Publishing can be a tough business, but with the advice of Dan Poynter you can make your book a profitable reality. 'The Self-Publishing Manual' includes great nuts-and-bolts advice and lots of helpful resources for getting your book written, produced and distributed.
The templates and forms Dan includes are useful, for everything from permissions requests to requests for print bids to discount schedules. Even if all you use are the lists of publishing web sites, printers, distributors, reviewers, etc., you will more than get your money's worth from this book.
Dan's information helped me produce a quality book on a tight timeframe. Not only did I get the book done quickly, it was profitable within one month after release.
I teach a course on publishing, and 'The Self-Publishing Manual' is the text I use. If you want to learn about publishing, this is the place to start.
202 of 229 people found the following review helpful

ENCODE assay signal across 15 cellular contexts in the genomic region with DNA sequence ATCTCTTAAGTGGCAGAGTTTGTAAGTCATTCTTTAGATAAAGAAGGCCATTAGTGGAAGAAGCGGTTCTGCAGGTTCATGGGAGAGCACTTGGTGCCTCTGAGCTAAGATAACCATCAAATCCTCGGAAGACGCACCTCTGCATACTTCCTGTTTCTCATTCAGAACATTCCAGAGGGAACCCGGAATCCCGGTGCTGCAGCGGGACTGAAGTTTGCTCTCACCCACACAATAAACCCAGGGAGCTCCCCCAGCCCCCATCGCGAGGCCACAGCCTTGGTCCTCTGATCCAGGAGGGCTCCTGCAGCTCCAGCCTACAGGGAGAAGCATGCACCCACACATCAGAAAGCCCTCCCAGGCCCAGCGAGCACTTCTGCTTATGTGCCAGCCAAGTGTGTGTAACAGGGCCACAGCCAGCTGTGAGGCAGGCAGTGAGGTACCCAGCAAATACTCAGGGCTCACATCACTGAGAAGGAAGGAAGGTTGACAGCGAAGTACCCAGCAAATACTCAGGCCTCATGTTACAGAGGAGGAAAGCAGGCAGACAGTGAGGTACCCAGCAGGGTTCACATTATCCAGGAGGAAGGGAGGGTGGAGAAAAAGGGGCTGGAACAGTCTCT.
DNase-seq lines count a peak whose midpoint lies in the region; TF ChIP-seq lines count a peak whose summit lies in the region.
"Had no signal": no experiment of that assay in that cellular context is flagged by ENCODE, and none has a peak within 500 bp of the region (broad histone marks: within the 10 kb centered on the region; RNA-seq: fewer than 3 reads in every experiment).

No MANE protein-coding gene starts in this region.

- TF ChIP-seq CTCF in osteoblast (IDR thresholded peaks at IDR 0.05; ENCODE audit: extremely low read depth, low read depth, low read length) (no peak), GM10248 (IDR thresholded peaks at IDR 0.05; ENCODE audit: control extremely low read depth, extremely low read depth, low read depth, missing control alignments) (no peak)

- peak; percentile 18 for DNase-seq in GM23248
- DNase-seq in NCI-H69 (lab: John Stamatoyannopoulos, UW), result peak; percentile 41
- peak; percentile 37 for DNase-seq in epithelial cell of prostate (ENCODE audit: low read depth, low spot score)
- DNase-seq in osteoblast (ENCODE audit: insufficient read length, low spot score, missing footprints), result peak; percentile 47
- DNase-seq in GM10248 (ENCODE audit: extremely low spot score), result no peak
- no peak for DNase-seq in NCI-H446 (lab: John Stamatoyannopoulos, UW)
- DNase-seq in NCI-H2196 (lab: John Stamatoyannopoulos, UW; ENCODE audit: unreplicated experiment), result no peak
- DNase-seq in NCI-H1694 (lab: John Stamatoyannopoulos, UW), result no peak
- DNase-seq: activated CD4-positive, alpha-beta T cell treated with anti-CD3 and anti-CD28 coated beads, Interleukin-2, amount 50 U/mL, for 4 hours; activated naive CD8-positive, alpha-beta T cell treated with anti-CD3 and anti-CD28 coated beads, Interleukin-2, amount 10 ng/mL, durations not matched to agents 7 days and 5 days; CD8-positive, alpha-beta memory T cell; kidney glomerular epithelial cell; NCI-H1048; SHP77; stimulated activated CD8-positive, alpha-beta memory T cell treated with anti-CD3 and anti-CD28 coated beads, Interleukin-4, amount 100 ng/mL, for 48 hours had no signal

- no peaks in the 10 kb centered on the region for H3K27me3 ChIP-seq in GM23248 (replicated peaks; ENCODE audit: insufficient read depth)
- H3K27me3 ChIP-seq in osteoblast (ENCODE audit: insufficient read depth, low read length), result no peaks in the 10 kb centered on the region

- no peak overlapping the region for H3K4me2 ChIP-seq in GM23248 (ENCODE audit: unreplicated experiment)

Poynter is the guru of a certain type of self-publishing author: The writer/hustler who is interested, first and foremost, in making money -- lots and lots of money -- not merely in making information available and earning enough back to make the effort worthwhile. I've done a certain amount of self-publishing over the past couple of decades (mostly genealogical research materials and local history), and while I'm always interested in what he has to say, I've frankly never found a lot of useful material here. All the way through, especially in the early chapters where he's trying to hook you (and remember that his background is in marketing), he insists this writing-publishing thing is easy. All you do is get an idea, read everything about it, put it all in a notebook (rather quirkily for a technophile, he seems to believe in first-draft writing on paper), edit it into a new shape, and Presto! You have a new book, and it's gonna make you rich! Or something. Among other problems, he seems to have only a hazy idea of how the acquisitions process generally works in a large library system. Not to mention comments like "library loans may hurt sales of fiction," and "libraries tend to do most of their ordering around the beginning or end of their fiscal year." Puh-leez. Then there's this, regarding the Copyright Term Extension Act of 1998: "Now, anything printed prior to 1922 is safe." Say what? (Even Cotton Mather?) He also seems to think book-indexing need involve only the "indexing" feature in Microsoft Word. Finally, on the very last page (before the omnipresent order form, that is), he says it doesn't matter who the publisher is: "Who is the author? Is she a credible person? No one ever asks, 'Who is the publisher'?" Au contraire, Dan, the credibility of the *publisher* can be *very* important, especially in technical books. Would you rather buy, unseen, a computer book from O'Reilly & Associates, or from Joe Blow Kitchen Table Press? However, even very narrowly market-specific titles (like genealogy) require some advertising and notification of potential purchasers, so his chapters on publicity and marketing are worth reading, as is the material on cutting-edge electronic publishing, both via CD and online.